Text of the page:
Welcome Again

Welcome to the new New York Housing Journal Weekend Update, formerly ABO News Update, a weekly summary of news and links of interest to apartment owners, managers and developers. Another great benefit for members of Community Housing Improvement Program and the Associated Builders and Owners of Greater New York. Beginning soon, the Weekend Update will only be available to members, so watch for your dues bills in the mail and if you are not a member, please consider joining for this and all the other benefits both organizations offer.

The de Blasio administration started the week on the defensive over affordable housing plans, as non-profit developers of Spring Creek in Brooklyn complained that the City was not keeping up with promised infrastructure improvements, delaying construction of 1500 units.

And we can’t wait for the tenant outcry when the New York City Housing Authority launches its plans for harassing tenants to pay rent with robo-calls. It is not clear, but news reports imply that the Authority will even robo-call tenants in litigation, not to mention the strict federal rules on automatically calling cell phones for any reason.

On the private side, the number of building permits filed in July dropped 90 percent from June, as developers who rushed to get projects started before 421a tax incentives expired or were modified during the legislative session took a breather. Actually, as it turned out, the old rules basically remain in effect until December, so there may be another blip of filings in the Fall. By the time a new program is in place in 2016 there will likely be few shovel ready projects left.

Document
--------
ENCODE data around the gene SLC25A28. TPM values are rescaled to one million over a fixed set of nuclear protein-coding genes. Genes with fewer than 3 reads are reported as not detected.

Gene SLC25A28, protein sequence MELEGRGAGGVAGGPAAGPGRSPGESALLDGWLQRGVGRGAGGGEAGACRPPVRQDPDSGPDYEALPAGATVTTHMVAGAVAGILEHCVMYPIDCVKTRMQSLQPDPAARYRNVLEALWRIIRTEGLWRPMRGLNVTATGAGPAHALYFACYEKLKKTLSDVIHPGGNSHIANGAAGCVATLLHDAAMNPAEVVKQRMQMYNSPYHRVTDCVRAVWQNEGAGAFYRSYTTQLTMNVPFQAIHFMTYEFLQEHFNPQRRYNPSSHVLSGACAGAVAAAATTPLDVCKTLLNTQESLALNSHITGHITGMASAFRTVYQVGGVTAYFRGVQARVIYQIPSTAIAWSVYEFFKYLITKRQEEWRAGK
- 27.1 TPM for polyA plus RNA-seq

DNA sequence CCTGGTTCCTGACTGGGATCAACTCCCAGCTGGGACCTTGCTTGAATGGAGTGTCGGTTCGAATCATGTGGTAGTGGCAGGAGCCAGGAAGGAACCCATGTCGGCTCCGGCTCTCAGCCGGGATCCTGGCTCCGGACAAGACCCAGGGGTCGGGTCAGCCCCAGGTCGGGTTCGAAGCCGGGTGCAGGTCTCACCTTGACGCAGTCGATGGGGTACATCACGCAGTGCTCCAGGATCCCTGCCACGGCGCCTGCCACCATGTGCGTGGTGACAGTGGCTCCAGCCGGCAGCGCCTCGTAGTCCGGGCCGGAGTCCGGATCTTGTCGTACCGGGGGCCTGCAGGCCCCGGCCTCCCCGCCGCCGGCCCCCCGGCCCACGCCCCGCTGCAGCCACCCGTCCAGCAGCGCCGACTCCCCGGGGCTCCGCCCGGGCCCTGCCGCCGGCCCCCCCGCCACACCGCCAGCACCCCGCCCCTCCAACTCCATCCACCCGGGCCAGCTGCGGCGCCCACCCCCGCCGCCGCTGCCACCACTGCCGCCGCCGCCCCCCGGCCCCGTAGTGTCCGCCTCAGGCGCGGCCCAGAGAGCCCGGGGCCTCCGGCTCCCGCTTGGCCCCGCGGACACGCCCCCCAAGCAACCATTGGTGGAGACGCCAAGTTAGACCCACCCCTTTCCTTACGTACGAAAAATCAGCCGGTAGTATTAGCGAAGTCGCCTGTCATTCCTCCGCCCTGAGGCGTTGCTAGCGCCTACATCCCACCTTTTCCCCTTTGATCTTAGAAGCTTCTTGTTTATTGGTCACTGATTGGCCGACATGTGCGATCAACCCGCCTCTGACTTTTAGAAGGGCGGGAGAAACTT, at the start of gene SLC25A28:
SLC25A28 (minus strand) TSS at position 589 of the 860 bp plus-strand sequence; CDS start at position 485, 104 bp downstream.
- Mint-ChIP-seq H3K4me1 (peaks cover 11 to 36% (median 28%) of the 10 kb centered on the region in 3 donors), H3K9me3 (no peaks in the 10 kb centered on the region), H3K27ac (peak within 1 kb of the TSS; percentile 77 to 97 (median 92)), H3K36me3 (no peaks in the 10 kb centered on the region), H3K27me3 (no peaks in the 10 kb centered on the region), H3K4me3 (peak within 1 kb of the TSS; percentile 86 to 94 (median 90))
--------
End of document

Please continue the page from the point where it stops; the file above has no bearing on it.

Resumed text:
The Economic Development Corporation issued an RFP this week for mixed use development of a 25,000 square foot lot next to Hudson Yards on the so-called Slaughterhouse Site, former home of the New York Butchers’ Dressed Meat Company. One hundred percent affordable units, cross-subsidized by commercial space, would be preferred.

Whatever gets built will take longer in the Northeast. NAHB analyzed census data and determined that the average multifamily building took 14.9 months from permit to completion in the Northeast vs. 11.4 in the Midwest.

As expected, yesterday, Mayor de Blasio signed legislation regulating buyout offers. Intros 757A, 682A, and 700A take effect in 90 days.

There is still time for members to register for the September 10th CHIP seminar on Decoding the Rent Act of 2015, from 9:30 a.m to 12:30 at TKP Conferences 109 West 39th Street, New York 10018, 2nd floor. Registration is required. Call 212 838-7442.

Show Me the Money — CHIP is co-sponsoring a reception and workshop with Original Energy at Scandinavia House, 58 Park Avenue, September 17th, from 3 to 6 p.m. to inform building owners about the full range of funding sources available for energy-related capital improvements to individual apartment units or buildings. The workshop will review the details of available programs, discuss whether there are any strings attached to the funding, and provide some instruction on the application process. Much of the available funding is generated through tax dollars and utility surcharges – come learn how to get your money back through these programs. RSVP: By September 11, 2015 to rsvp@chipnyc.org

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